Hundreds of Diabetes Advocates Arrive in Washington, DC to Urge Congress to Stop Diabetes®
March 8, 2011
More than 200 volunteer advocates from the American Diabetes Association will meet with their Members of Congress this week, to urge them to support federal funding for diabetes research and prevention programs at the National Institutes of Health (NIH) and the Centers for Disease Control and Prevention (CDC). Federal funding in Fiscal Year (FY) 2012 for diabetes is critical in our nation’s response to this epidemic. The diabetes advocates will also ask their Members of Congress to join the Congressional Diabetes Caucus, which acts to educate Members about diabetes and to support legislation that improves diabetes research, education and treatment.
Advocates are coming to Washington, DC for Call to Congress, the Association’s premier national advocacy effort. This year’s Call to Congress is being held March 9 – March 11, 2011. Attendees will include children and adults with type 1 and type 2 diabetes, family members of individuals with diabetes, researchers and other health care professionals. All are committed to advocacy efforts at the local, state and national levels.
“Call to Congress brings diabetes advocates from across the country together in the movement to Stop Diabetes and provides them with the opportunity to tell our federal government how important it is to fight this deadly epidemic,” said John Griffin, Jr., Chair of the Board, American Diabetes Association. “The Centers for Disease Control and Prevention projects that one in three children born in the year 2000 will develop diabetes in their lifetime unless our country changes its course. Congress must provide the funding and leadership necessary to invest in research and ultimately save lives.”
Specifically, Association advocates will meet with Members on March 10th to urge Congress to provide $2.209 billion in FY 2012 funding for diabetes research through the National Institute of Diabetes and Digestive and Kidney Diseases at NIH. Advocates will also ask Congress to support and prioritize vital diabetes prevention activities at the CDC through the efforts of the agency’s Division of Diabetes Translation in next year’s budget. Additionally, advocates will call on Congress to provide $80 million in funding from the Prevention and Public Health Fund that was included in the health care reform statute to scale up the proven, community-based National Diabetes Prevention Program.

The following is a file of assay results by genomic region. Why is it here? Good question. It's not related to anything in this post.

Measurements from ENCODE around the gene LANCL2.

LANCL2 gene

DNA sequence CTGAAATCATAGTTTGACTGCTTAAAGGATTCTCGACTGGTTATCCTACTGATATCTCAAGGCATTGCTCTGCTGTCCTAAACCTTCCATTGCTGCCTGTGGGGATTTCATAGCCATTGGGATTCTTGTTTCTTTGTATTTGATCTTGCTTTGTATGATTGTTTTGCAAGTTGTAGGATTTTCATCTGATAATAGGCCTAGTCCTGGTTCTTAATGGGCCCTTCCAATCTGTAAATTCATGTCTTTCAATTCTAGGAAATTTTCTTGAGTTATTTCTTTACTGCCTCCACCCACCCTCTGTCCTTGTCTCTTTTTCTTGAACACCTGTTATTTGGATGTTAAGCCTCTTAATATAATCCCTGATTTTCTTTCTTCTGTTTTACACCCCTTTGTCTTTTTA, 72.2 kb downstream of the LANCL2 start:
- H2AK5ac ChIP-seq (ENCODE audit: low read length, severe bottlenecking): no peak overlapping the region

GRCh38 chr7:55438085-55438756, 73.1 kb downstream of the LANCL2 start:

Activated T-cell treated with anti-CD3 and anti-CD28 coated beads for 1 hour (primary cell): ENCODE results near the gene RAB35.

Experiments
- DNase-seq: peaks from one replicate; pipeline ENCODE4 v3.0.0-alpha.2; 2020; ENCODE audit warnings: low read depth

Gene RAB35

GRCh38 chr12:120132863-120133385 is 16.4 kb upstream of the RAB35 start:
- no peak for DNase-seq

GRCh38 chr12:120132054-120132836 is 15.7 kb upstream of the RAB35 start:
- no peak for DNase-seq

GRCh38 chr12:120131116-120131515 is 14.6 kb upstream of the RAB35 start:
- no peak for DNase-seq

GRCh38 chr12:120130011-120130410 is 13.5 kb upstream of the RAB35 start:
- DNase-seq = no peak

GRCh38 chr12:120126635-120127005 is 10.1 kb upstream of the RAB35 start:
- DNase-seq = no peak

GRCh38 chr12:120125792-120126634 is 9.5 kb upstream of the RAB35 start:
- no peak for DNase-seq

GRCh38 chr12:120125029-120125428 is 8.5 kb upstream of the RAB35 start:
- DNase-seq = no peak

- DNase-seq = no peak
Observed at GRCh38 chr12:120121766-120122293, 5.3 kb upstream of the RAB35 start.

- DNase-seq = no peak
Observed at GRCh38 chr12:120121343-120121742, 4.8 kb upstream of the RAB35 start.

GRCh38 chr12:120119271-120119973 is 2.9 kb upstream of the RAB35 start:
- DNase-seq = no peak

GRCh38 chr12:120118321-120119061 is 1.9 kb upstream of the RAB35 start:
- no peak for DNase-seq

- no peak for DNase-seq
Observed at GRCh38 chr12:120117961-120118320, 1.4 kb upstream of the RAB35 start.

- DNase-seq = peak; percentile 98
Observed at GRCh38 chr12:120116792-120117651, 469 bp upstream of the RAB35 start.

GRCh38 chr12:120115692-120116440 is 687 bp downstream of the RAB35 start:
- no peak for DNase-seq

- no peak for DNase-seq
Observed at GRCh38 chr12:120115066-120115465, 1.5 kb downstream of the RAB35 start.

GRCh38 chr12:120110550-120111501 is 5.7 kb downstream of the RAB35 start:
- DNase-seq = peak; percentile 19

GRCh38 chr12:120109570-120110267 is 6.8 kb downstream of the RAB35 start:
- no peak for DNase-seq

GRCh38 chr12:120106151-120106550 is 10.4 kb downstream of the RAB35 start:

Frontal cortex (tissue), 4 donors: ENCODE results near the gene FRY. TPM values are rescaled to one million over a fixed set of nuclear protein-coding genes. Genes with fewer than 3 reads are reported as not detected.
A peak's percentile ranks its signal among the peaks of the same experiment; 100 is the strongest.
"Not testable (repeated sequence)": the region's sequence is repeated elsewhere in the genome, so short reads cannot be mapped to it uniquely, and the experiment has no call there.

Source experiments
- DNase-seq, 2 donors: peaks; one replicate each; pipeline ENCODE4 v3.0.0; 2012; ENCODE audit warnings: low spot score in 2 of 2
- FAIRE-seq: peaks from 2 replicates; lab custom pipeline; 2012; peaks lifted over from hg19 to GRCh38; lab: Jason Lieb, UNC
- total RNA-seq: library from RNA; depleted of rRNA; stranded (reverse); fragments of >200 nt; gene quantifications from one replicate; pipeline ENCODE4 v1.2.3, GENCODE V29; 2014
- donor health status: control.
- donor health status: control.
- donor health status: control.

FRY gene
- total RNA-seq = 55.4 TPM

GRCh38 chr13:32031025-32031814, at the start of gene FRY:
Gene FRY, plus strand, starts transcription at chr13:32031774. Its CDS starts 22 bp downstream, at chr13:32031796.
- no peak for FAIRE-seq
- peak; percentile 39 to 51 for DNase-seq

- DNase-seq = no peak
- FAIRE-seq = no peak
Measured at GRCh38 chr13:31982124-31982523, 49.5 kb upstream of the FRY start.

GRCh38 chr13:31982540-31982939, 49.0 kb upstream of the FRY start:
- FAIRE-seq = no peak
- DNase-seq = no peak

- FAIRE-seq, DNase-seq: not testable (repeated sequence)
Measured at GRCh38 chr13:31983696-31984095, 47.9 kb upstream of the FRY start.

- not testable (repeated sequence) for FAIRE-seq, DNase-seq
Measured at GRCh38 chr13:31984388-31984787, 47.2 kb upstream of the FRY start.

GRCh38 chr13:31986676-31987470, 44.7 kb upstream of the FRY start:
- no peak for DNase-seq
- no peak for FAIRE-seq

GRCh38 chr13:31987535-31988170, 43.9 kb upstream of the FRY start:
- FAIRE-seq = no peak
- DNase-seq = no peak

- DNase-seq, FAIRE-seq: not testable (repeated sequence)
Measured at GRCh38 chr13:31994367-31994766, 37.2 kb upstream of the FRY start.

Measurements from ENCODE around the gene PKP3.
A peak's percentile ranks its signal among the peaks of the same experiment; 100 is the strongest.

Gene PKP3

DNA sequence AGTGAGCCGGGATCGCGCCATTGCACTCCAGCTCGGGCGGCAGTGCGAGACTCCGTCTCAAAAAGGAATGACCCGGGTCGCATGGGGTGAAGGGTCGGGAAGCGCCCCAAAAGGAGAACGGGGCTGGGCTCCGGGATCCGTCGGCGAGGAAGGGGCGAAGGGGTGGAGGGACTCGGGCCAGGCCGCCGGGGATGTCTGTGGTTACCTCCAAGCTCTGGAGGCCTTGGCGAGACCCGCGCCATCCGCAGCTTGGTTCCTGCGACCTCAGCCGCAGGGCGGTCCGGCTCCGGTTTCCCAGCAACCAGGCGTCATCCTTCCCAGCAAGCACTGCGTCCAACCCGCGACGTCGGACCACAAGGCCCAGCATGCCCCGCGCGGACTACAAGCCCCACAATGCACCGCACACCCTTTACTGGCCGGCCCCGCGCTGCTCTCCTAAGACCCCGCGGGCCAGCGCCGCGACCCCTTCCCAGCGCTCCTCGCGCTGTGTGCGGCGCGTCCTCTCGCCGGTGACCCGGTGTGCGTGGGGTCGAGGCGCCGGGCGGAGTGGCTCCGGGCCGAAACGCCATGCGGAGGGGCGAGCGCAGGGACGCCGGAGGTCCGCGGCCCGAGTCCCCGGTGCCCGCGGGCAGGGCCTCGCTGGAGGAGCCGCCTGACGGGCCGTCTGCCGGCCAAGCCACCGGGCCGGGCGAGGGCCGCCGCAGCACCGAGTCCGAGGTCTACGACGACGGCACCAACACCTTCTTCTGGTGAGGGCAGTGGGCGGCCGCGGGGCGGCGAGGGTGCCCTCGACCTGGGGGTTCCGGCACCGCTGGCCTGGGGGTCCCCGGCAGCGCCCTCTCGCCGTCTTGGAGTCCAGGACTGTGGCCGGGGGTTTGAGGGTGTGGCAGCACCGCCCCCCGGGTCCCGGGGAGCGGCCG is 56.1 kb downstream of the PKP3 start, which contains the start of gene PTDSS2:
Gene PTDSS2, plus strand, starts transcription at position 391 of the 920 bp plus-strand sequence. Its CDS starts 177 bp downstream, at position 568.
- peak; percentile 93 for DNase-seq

Diabetes is a growing epidemic and is taking a devastating physical, emotional and financial toll on our country. Nearly 26 million Americans are living with diabetes and an additional 79 million are estimated to have prediabetes. The national price tag for diabetes is at an astounding $174 billion per year and that cost is estimated to almost triple in the next 25 years. Factoring in the additional costs of undiagnosed diabetes, prediabetes and gestational diabetes brings the total cost of diabetes to $218 billion.
About the American Diabetes Association
Nearly half of American adults have diabetes or prediabetes; more than 30 million adults and children have diabetes; and every 21 seconds, another individual is diagnosed with diabetes in the U.S. Founded in 1940, the American Diabetes Association (ADA) is the nation’s leading voluntary health organization whose mission is to prevent and cure diabetes, and to improve the lives of all people affected by diabetes. The ADA drives discovery by funding research to treat, manage and prevent all types of diabetes, as well as to search for cures; raises voice to the urgency of the diabetes epidemic; and works to safeguard policies and programs that protect people with diabetes. In addition, the ADA supports people living with diabetes, those at risk of developing diabetes, and the health care professionals who serve them through information and programs that can improve health outcomes and quality of life. For more information, please call the ADA at 1-800-DIABETES (1-800-342-2383) or visit diabetes.org. Information from both of these sources is available in English and Spanish. Find us on Facebook (American Diabetes Association), Twitter (@AmDiabetesAssn) and Instagram (@AmDiabetesAssn)